Life story

Marvelous Review – Neil Baldwin’s Life Story Gets More Amazing | Theater

JNeil Baldwin’s unlikely story gets even more unlikely. Who else among us could expect to spend their 76th birthday watching their life unfold at the local theater? Yet here Baldwin is at the New Vic, waving gracefully from the top row as the actors salute.

And they are actors in the plural – it takes seven to bring this extraordinary tale to life, all taking on the role of a man who, through a combination of charm and positive thinking, has befriended everything the world, from circus legend Charlie Cairoli to the Archbishop of Canterbury.

Shaping History… Michael Hugo as Real Neil and Suzanne Ahmet as Suzanne in Marvelous at the New Vic. Photography: Andrew Billington

“As always with Neil, his exact status was unclear,” says one of the many Baldwins as they try to make sense of his story. Indeed, the staging oscillates on the borders of the surreal. There’s something dreamlike about the way Baldwin becomes a welcoming party for freshmen at Keele University, including Malcolm Clarke who co-wrote the book the show is based on. That he eventually received an honorary degree is no less likely than his stint as a circus clown or his job as the mascot of Stoke City Football Club.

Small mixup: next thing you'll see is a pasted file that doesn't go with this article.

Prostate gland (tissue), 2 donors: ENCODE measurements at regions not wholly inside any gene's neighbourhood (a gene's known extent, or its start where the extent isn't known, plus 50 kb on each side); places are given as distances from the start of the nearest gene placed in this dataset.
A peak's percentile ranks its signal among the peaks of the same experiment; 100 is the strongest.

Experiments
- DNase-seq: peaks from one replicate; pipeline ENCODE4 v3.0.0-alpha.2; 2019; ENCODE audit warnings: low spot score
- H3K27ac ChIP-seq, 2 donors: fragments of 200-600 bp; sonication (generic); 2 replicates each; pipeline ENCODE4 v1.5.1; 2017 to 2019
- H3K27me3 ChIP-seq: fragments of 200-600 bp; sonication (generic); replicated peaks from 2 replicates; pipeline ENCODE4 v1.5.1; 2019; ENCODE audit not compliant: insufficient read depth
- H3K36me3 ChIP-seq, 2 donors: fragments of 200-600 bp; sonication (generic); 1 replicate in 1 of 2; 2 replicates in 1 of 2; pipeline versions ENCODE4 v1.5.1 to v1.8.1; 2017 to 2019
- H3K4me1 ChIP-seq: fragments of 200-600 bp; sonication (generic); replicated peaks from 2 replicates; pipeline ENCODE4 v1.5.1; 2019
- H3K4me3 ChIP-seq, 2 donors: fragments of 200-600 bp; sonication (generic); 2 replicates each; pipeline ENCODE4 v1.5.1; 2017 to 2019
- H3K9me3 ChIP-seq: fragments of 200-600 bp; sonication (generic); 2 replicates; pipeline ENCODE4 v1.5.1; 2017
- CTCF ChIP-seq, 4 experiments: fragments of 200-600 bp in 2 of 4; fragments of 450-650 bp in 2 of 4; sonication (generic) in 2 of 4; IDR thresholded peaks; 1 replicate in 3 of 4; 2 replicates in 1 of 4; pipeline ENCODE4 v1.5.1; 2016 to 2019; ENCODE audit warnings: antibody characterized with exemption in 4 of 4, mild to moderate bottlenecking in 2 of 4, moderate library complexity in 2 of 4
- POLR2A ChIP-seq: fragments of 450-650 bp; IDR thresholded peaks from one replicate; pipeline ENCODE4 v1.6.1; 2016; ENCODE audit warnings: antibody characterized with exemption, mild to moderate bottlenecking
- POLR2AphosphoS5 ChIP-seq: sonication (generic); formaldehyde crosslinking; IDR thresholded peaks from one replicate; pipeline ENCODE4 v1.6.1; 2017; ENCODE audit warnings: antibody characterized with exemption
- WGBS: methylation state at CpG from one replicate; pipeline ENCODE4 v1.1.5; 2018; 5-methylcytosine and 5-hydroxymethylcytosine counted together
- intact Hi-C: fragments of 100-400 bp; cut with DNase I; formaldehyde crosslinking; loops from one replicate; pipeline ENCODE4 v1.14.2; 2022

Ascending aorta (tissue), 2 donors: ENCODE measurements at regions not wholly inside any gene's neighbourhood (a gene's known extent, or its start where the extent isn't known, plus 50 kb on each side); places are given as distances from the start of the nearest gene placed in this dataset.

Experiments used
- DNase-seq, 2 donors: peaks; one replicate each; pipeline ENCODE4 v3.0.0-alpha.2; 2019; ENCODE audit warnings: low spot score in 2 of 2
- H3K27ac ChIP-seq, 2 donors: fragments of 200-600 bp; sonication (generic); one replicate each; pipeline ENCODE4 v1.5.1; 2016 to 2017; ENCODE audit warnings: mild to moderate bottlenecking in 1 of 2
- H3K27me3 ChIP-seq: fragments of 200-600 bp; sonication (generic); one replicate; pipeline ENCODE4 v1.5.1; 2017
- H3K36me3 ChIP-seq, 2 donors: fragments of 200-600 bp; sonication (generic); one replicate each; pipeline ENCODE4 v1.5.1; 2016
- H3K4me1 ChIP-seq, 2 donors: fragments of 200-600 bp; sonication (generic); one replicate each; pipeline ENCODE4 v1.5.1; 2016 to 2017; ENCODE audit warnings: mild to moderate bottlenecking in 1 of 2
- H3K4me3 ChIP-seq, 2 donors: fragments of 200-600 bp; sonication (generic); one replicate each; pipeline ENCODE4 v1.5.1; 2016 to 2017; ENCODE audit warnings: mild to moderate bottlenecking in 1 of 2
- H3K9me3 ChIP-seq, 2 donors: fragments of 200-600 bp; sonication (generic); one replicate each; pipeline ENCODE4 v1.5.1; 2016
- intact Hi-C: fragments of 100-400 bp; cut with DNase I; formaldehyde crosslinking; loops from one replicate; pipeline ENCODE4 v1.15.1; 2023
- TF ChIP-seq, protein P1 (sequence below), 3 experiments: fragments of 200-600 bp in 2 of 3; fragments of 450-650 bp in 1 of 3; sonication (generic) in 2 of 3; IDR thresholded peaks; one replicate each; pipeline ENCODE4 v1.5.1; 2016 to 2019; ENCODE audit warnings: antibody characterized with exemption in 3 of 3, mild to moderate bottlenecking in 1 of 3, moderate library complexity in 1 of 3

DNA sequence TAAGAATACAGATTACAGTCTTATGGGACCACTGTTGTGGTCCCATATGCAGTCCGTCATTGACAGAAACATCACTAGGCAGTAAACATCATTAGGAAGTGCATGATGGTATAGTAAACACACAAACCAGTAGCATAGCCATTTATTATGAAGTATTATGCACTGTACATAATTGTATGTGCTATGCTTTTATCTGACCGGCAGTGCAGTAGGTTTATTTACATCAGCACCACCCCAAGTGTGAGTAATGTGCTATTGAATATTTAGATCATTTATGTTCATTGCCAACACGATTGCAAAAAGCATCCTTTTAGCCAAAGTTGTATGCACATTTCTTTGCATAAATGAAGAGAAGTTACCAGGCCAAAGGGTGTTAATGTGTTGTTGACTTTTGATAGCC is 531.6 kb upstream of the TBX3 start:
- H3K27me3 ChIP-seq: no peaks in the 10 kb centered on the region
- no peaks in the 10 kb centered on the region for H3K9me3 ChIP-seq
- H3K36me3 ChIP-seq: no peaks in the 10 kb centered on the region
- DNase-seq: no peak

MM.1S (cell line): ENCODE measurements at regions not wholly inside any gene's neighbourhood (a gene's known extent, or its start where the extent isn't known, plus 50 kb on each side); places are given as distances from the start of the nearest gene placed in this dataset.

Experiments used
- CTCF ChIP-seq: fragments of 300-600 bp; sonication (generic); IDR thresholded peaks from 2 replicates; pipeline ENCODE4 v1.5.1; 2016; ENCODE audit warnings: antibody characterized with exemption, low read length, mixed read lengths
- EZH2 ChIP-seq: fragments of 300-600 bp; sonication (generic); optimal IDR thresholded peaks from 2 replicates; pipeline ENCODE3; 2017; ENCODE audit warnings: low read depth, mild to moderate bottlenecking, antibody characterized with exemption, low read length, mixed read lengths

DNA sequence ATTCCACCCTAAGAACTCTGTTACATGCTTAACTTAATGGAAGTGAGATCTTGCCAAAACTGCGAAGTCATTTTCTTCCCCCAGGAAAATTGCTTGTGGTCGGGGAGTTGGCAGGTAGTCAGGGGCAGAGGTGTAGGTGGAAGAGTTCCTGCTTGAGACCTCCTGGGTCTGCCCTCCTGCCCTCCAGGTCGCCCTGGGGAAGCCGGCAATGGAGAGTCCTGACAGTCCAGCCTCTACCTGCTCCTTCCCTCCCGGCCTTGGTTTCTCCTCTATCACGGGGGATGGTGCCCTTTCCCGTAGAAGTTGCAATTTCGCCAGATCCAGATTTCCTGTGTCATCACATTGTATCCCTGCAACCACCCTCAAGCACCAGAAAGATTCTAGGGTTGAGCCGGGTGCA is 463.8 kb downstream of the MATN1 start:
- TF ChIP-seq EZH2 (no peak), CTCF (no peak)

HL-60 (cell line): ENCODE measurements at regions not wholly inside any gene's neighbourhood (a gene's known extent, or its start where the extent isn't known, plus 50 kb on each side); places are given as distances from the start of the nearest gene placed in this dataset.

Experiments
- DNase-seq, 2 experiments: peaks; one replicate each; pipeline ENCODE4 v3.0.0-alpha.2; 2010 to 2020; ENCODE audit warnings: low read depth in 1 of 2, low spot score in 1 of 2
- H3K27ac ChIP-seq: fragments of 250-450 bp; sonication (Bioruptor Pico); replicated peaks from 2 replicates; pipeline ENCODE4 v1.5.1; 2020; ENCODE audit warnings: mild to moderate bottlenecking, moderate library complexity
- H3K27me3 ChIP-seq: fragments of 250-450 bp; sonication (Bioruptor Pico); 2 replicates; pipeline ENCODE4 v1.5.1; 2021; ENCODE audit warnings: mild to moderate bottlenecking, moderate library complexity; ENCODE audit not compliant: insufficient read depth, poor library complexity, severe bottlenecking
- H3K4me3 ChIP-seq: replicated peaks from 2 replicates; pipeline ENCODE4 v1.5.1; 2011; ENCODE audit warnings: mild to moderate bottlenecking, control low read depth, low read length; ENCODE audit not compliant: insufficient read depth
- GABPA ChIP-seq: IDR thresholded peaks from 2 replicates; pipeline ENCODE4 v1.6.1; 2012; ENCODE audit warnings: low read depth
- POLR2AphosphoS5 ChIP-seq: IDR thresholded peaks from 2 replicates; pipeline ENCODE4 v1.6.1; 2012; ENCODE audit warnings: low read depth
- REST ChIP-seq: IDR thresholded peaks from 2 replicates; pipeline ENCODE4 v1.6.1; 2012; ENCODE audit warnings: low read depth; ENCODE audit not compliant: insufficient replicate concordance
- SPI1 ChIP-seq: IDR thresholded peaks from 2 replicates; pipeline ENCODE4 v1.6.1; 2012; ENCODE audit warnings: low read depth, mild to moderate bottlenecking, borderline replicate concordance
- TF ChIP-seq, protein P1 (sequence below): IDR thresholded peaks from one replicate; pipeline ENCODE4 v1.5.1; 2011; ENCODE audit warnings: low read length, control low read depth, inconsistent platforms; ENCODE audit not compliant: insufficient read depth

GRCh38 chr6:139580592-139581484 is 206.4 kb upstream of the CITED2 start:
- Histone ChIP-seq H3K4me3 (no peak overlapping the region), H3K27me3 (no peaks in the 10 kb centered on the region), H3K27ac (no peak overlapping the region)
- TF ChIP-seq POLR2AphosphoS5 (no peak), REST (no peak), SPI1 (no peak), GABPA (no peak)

In her scholarly adaptation — co-written, naturally, with Baldwin himself — director Theresa Heskins extends the line of improbability to include the 2014 release of Marvelous starring Toby Jones and, indeed, directing that stage production. Among the many Baldwins in this free-wheeling show, Michael Hugo plays the “real Neil,” shaping the story and commenting on the performances as they go.

Set against an open set by Lis Evans, defined by clever lighting by Daniella Beattie, the staging in the round speaks of community and possibility. Community, because it’s a mostly local story (the man sitting next to me remembers Baldwin judging a cake competition) and possibility, because it’s all up for grabs, including actor Gareth’s many accents Cassidy.

Perhaps the production loves its own theatrics a bit too much, but its playful tone is infectious. Amid the fun and games, you hardly notice the questions it raises about our treatment of people with learning disabilities. It’s a story of struggle as well as an unlikely achievement.

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